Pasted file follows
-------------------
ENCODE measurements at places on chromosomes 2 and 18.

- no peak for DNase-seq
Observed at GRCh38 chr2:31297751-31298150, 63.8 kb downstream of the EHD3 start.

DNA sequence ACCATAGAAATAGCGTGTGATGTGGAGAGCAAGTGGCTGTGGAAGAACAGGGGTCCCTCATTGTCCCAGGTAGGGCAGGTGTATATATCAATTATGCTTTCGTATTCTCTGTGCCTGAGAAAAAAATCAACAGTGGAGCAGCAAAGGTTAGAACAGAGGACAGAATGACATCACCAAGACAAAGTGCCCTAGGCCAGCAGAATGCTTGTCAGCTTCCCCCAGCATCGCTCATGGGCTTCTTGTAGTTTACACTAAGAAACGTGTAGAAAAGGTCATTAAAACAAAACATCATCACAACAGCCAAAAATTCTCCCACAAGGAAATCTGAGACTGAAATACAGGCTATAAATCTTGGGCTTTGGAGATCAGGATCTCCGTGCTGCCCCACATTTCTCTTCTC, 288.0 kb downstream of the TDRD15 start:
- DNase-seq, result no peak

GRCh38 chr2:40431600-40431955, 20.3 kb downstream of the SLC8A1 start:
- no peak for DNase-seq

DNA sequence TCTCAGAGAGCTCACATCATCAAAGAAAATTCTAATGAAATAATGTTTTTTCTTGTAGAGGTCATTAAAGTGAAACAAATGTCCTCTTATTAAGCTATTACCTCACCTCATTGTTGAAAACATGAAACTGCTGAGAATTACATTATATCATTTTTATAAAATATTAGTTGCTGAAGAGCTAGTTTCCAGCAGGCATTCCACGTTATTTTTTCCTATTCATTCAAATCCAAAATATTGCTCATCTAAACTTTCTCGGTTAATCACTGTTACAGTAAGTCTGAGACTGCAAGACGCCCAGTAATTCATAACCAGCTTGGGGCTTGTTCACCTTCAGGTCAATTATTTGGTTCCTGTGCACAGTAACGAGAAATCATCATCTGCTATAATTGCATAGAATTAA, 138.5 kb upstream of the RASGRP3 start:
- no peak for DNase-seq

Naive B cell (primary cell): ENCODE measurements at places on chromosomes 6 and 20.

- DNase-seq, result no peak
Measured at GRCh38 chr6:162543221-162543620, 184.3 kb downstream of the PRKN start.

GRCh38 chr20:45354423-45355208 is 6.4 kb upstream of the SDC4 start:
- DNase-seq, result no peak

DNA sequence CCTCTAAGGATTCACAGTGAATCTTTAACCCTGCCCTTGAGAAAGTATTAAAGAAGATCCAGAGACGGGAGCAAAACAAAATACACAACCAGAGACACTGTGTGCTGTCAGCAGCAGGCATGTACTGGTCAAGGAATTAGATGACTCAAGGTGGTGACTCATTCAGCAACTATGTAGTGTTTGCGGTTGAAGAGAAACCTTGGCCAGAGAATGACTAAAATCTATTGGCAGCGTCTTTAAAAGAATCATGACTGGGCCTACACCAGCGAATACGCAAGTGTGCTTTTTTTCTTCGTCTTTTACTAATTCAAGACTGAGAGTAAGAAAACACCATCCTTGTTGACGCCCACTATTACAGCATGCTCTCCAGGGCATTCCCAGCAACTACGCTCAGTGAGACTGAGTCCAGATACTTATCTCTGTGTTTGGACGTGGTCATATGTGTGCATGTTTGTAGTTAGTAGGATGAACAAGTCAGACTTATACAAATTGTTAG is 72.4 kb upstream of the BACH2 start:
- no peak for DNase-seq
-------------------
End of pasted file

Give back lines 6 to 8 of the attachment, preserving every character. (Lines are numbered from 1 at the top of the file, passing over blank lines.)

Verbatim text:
GRCh38 chr2:40431600-40431955, 20.3 kb downstream of the SLC8A1 start:
- no peak for DNase-seq

DNA sequence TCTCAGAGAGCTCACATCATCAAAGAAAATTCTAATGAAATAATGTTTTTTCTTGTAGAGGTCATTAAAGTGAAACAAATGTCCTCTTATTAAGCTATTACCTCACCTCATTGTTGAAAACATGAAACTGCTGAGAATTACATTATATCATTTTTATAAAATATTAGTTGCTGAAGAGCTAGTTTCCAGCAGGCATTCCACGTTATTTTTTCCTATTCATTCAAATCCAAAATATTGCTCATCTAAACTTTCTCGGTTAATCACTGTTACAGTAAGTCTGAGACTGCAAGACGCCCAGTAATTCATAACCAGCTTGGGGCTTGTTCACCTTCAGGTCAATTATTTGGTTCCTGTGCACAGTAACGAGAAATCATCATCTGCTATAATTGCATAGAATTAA, 138.5 kb upstream of the RASGRP3 start: